So it wasn’t the number of devices, but somehow our arrival with all those extra devices really seemed to be affecting the performance of the network.
Pat had me check to make sure that I didn’t have both the modem and the eero router handing out IP addresses. You can end up in a condition called double NAT or double network address translation. The modem in this case is a Netgear 3500 which is about as dumb as you could hope. I don’t think it even has a router in it because there were literally no controls for assigning IPs in the web interface, even under the Advanced tab. That ruled out the double NAT problem.
Pat also suggested that I check DNS because it seems to always be a DNS problem. DNS stands for Domain Name System. This is a system that does a lot of things, but one of them is translating the names of websites into the external IP addresses for those servers. That’s a simplification, but if you’re not using a well-managed DNS server to make those translations, things can get slow. You may be using the DNS servers from your Internet Service Provider, which are rarely well-managed. You can choose a different DNS, and our recommendation is to use Cloudflare or Google’s DNS.
I double-checked, and I had already set Lindsay’s eero to use Cloudflare’s DNS (188.8.131.52 and 184.108.40.206), so that wasn’t the problem. It was a great suggestion to check though.
Pat suggested that I contact support, which is good advice. The last time I had a networking problem she suggested I contact support, and they were fantastic. The rep stayed on the phone with me for a very long time while we diagnosed and then fixed the problem. I wasn’t quite ready yet to pull the support parachute on this problem though.
I went back to the idea of unplugging the main gateway eero, when I noticed something curious. The power supply connects to the eero via USB-C. The insulation on the cable right where it joined to the strain relief of that USB-C connector was cracked and broken. I couldn’t tell whether the wires inside were actually broken but it seemed like it wasn’t a good idea to keep it this way.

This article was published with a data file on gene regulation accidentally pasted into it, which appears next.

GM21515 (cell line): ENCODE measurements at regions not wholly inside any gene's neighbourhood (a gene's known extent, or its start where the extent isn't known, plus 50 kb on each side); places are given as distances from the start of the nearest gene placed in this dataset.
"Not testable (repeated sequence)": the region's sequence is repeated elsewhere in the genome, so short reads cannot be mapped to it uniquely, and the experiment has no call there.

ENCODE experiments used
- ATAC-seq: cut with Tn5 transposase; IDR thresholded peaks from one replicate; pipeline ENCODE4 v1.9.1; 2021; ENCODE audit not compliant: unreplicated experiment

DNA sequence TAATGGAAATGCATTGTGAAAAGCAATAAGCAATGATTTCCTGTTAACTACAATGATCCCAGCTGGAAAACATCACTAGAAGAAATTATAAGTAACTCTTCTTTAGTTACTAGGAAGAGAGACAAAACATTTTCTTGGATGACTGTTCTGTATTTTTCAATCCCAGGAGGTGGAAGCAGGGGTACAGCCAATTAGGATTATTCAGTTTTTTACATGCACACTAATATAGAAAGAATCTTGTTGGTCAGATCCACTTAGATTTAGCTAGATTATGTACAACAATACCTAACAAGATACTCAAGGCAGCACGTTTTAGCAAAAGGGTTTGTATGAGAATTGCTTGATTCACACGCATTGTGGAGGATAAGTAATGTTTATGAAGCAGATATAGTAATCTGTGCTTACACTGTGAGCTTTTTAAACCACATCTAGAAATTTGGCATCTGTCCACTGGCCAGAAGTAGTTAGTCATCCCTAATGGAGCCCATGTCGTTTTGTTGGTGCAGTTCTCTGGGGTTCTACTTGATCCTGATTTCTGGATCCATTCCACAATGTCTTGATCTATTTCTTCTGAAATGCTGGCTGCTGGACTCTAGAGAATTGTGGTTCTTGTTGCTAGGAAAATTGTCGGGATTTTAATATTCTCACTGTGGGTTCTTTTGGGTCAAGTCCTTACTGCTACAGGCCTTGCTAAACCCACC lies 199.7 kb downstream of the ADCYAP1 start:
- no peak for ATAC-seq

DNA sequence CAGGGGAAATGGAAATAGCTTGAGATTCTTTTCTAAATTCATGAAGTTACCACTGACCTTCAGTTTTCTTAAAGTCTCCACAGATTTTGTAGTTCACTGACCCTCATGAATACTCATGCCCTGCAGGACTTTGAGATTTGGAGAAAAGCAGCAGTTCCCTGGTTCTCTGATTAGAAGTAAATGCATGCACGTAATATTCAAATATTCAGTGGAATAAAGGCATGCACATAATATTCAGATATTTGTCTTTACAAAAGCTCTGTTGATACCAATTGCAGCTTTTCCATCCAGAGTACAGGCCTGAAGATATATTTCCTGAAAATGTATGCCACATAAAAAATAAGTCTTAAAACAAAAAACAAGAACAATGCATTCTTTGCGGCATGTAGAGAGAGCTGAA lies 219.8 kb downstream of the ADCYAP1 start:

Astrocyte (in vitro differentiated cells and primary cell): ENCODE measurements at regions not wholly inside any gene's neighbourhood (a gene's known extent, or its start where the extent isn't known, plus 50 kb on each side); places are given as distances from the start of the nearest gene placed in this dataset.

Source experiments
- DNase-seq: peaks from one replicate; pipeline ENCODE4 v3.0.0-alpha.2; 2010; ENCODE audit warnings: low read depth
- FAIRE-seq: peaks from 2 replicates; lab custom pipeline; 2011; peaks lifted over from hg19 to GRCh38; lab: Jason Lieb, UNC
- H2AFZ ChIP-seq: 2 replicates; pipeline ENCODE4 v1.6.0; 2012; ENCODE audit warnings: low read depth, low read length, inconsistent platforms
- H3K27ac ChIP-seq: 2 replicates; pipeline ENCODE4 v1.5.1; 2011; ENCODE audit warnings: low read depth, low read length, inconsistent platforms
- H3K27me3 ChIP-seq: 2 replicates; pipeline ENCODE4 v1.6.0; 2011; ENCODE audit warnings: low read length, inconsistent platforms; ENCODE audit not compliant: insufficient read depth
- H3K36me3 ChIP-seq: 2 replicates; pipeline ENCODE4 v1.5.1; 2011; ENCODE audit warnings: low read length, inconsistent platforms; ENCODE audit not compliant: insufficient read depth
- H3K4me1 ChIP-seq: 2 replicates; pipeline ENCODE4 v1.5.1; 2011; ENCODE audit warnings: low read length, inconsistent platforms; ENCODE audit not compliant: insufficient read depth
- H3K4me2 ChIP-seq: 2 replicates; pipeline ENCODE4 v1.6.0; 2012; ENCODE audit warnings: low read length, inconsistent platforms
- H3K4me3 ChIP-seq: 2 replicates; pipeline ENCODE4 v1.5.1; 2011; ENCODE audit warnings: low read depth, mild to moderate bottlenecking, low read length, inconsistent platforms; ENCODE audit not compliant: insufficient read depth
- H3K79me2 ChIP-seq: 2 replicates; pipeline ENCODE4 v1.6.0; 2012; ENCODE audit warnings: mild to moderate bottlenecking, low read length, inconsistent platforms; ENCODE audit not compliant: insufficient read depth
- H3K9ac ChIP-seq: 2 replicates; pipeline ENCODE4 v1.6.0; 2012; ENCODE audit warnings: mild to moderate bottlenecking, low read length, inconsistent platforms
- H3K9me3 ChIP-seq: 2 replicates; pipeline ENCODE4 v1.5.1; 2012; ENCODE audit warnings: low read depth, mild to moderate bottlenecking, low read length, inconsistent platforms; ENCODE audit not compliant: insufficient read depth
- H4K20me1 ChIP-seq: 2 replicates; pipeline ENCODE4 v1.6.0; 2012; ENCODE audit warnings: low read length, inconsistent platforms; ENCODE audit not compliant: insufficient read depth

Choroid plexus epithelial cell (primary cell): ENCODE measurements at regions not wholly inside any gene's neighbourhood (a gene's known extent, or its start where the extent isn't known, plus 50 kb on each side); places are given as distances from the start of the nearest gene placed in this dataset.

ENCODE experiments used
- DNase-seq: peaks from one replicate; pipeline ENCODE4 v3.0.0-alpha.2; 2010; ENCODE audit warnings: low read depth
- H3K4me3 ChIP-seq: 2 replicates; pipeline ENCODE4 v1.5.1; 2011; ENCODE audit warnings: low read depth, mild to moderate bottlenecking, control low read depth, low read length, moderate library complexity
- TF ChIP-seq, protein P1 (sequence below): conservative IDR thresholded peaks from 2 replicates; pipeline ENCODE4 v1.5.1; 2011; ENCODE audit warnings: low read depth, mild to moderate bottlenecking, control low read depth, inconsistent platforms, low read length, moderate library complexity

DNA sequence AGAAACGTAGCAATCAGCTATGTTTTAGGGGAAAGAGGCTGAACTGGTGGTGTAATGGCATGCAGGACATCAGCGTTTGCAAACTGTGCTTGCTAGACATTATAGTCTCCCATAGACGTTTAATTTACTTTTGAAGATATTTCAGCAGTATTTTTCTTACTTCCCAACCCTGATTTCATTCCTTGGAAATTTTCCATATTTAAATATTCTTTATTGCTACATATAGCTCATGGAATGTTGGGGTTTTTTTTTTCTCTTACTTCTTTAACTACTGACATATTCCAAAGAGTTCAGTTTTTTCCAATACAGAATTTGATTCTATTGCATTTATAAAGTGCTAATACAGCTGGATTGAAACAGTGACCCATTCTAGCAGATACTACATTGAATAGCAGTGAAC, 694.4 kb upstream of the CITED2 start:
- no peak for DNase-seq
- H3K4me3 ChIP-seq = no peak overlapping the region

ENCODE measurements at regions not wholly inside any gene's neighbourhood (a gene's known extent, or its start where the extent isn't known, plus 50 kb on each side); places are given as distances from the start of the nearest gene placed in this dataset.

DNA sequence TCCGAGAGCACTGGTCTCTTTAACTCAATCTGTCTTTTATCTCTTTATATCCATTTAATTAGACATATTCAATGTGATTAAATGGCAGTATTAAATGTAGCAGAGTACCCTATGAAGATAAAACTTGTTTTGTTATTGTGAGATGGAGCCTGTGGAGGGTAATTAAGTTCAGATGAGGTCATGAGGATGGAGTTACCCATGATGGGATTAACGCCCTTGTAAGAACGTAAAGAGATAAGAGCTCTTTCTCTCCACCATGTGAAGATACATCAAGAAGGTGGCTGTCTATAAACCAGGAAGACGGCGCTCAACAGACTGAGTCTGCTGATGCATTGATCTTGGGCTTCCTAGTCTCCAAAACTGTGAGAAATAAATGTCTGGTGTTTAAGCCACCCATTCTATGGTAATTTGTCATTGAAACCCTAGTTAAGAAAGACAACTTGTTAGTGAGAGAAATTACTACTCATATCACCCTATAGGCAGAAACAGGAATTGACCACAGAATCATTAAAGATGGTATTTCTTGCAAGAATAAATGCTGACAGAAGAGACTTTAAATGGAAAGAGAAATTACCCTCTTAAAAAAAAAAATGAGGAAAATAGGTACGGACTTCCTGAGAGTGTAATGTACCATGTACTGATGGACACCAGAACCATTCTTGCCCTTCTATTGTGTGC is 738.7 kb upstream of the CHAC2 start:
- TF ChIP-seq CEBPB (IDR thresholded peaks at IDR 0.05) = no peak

Unfortunately, the other end of the cable was hard-wired in, so to fix that problem I needed both a replacement charger that would provide 24W of power or more and a new USB-C cable.
I travel with a GaN 65W charger with a long USB-C cable for charging my Mac, iPad Pro and to recharge my travel battery. I swapped out the frayed cable and charger on the eero with my GaN charger and new USB-C cable and then waited while everyone jumped on their devices.
The network immediately started performing perfectly. We played with our phones, Macs, PCs, while Forbes played games on his iPad and we had no slowdowns even with TV streaming on the Apple TV.
Since the 65W charger was overkill, and since I actually need to use the GaN charger, I went on a hunt for a more suitable replacement. Lindsay and I found a Samsung 25W charger for $16 at Best Buy along with a 6-foot Insignia braided USB-C cable for another $9 that were in stock and available for pickup same day.
I swapped in the Samsung charger and Insignia cable and the WiFi connection continued to work flawlessly.
Now the question is, why did the frayed cable cause intermittent networking problems only when the number of devices went way up?
We noodled this and thought perhaps the gateway router connected to the modem was limping along with a compromised signal, but the 5GHz backhaul was working well enough to push us to one of the other routers in the house. We were all in the den together when the poor performance occurred, which could be accounted for by being connected on a far away router.
In my opinion, the more likely possibility is that it wasn’t the frayed cable at all, but that a second reset of the router system that lasted quite a bit longer actually cleared out whatever had gotten the eero’s panties in a bunch. A $24 replacement power supply and cable was still a good investment because even if this wasn’t the root cause, it would eventually be the root cause of some problems.